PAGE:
“You will find a critical mass here for anything you want to do.”

In Eichstätt, the small Bavarian town where Andreas Jaegle grew up, the Jäegle family managed a fleet of more than 180 buses, a family-owned business they had run for over 100 years. “But I wasn’t under any pressure to run it myself,” Andreas says. “Instead, my parents encouraged me to explore and find my own path.”

Interested in “pushing myself into more challenging environments,” Andreas went to an international boarding school at age fifteen, then, rejecting an opportunity to study law in Germany, pursued his undergraduate studies at the London School of Economics and Political Science. There, Andreas discovered an appetite for leadership, becoming president of the student-run Business Society in his second year, in which he “organized more than sixty events, including a trip to New York City.”

After graduation, he experimented with investment banking at a top-tier bank in London, which proved to be an awkward fit, then found a more rewarding environment with McKinsey in Munich. “With investment banking, you look at operations from a distance,” Andreas says. “I wanted to get into the reality of actual operations. What strategies make sense? Is this company operating in the right markets?” In addition, McKinsey exposed Andreas to a variety of industries in a broad range of locations – including tourism in Germany, financial risk management in Nigeria, and pulp/paper strategy in Sweden – and gave him the flexibility to obtain a masters degree in Financial Economics at Oxford. When he returned, he took on his favorite assignment yet, “a four-month project for a car manufacturer advising them on their China strategy – a great way to see the real challenges faced by multi-national corporations.

A full-time, holistic experience

Andreas came to HBS to get a “broader management perspective,” but confesses he had low expectations regarding the content of the courses given his previous education and training in these fields. “I was proven wrong,” he says. “The case method is extremely applicable. It’s always about difficult situations with no easy calls; there are always multiple arguments for different paths you could take. You have to be very well prepared with your own arguments, because you will be challenged by peers who are equally well prepared. You can’t bluff your way through – yet it’s a risk-free environment where you build strong and meaningful relationships.”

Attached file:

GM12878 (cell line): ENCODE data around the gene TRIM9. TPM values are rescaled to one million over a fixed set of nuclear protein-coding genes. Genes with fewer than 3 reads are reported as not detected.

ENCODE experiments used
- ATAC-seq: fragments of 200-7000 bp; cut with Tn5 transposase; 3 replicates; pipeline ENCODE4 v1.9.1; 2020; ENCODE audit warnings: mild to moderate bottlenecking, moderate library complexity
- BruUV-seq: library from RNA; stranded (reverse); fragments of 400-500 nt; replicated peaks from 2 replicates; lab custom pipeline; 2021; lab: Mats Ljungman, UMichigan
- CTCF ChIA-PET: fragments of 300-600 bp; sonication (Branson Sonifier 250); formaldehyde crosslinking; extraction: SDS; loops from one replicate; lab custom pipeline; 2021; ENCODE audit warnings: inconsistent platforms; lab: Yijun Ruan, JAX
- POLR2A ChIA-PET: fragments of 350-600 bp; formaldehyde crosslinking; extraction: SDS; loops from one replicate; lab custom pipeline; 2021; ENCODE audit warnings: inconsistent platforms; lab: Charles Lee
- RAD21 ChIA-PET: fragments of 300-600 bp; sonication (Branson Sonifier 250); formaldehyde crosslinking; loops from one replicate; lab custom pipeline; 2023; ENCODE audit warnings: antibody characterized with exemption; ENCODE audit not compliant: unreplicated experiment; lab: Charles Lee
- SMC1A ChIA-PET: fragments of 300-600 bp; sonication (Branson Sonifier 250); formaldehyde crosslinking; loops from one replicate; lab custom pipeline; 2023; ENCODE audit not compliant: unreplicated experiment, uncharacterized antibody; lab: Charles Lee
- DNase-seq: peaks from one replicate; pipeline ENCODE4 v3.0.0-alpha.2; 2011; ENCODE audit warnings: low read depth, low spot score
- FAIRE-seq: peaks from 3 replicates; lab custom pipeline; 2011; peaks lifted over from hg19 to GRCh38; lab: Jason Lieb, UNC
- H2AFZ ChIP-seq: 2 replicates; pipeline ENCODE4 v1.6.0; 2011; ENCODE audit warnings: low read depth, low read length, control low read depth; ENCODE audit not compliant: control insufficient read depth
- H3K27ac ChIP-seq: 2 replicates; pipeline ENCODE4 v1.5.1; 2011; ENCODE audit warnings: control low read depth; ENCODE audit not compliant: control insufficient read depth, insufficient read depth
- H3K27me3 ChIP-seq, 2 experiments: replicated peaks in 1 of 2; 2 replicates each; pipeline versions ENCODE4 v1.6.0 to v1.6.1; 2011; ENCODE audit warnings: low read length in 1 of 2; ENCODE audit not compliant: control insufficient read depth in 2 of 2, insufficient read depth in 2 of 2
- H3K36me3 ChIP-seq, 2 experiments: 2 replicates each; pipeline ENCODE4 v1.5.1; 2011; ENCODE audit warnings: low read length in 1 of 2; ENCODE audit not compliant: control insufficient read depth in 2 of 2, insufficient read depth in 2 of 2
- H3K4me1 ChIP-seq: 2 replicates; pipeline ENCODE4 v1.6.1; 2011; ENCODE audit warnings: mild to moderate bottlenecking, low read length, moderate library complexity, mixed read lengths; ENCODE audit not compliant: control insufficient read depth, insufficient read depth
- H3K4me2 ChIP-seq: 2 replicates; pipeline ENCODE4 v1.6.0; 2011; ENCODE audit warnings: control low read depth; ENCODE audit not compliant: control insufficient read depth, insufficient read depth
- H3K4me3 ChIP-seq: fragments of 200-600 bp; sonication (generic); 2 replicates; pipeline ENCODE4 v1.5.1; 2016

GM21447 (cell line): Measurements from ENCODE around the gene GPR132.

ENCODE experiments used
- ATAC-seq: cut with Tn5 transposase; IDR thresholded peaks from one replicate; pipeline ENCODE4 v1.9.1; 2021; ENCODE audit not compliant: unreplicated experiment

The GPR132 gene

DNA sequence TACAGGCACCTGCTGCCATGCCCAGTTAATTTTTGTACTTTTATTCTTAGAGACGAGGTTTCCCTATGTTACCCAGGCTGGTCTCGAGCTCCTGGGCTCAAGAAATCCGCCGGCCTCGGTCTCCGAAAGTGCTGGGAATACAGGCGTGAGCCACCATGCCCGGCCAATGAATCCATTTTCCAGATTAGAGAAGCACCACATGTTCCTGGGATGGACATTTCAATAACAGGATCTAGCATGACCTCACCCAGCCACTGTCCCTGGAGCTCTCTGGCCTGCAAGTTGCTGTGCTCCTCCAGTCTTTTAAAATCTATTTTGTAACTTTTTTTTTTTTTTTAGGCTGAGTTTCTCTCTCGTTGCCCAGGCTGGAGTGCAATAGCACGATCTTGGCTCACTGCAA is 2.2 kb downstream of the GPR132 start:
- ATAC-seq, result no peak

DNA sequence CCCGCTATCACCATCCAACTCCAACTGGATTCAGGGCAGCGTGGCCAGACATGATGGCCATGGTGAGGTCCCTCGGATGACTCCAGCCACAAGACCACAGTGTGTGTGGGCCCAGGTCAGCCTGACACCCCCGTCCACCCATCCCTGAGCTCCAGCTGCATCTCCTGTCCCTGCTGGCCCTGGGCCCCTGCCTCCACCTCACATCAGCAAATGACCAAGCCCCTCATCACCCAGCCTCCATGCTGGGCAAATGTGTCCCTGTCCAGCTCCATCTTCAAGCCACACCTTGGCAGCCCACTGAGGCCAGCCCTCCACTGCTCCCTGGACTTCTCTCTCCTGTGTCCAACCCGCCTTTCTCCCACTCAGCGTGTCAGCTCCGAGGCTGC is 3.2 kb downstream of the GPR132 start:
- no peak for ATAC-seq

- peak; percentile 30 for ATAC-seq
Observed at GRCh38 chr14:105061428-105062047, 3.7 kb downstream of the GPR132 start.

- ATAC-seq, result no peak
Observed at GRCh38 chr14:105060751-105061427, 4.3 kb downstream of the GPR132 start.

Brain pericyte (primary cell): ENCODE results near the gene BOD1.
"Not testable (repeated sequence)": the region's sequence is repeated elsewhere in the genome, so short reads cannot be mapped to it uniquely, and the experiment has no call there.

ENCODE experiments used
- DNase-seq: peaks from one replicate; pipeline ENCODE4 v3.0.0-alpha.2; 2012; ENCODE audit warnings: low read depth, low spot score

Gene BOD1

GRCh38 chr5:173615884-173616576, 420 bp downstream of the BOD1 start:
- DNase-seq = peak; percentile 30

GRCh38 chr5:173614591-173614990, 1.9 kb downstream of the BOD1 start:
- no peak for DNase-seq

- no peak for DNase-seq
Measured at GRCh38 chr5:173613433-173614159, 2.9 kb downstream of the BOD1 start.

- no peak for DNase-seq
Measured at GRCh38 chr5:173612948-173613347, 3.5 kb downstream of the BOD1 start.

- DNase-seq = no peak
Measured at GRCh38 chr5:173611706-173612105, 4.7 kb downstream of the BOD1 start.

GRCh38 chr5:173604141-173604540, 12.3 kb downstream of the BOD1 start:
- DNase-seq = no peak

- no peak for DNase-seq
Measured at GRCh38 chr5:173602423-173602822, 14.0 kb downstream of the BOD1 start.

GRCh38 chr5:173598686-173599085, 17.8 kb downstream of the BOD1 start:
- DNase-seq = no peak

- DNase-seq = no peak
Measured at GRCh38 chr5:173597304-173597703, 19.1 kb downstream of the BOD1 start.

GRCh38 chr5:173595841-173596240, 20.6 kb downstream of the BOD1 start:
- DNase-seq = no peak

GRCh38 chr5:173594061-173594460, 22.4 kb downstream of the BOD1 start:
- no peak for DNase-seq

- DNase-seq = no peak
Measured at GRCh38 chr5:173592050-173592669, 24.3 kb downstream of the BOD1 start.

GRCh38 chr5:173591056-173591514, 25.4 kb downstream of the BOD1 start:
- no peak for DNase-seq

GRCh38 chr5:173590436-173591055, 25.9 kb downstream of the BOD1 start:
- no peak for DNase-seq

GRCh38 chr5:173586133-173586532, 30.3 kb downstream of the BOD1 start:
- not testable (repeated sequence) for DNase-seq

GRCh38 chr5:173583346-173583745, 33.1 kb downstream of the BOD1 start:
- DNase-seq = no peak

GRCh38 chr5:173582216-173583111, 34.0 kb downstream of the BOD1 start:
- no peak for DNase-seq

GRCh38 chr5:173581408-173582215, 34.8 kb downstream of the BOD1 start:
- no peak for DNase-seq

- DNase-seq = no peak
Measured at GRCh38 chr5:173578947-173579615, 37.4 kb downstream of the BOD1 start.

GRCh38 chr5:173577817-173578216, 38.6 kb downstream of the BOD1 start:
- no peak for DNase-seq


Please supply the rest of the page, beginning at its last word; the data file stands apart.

Another surprise for Andreas: “I did not know how big entrepreneurship is at HBS,” he says. “It’s not just the Rock Center, not just in the electives, but integral to the core curriculum already in the first year. You’ll find a critical mass here for anything you want to do.”

“I didn’t expect HBS to be so much work, such a full-time experience,” Andreas admits. “But I get so much out of this holistic experience: academics, clubs, sports, friendships. It’s all-embracing, all-encompassing. Yes, it takes a lot of energy, but it gives a lot in return; I get so much out my day, every day. Here, you learn self-management skills, because the opportunities are endless.”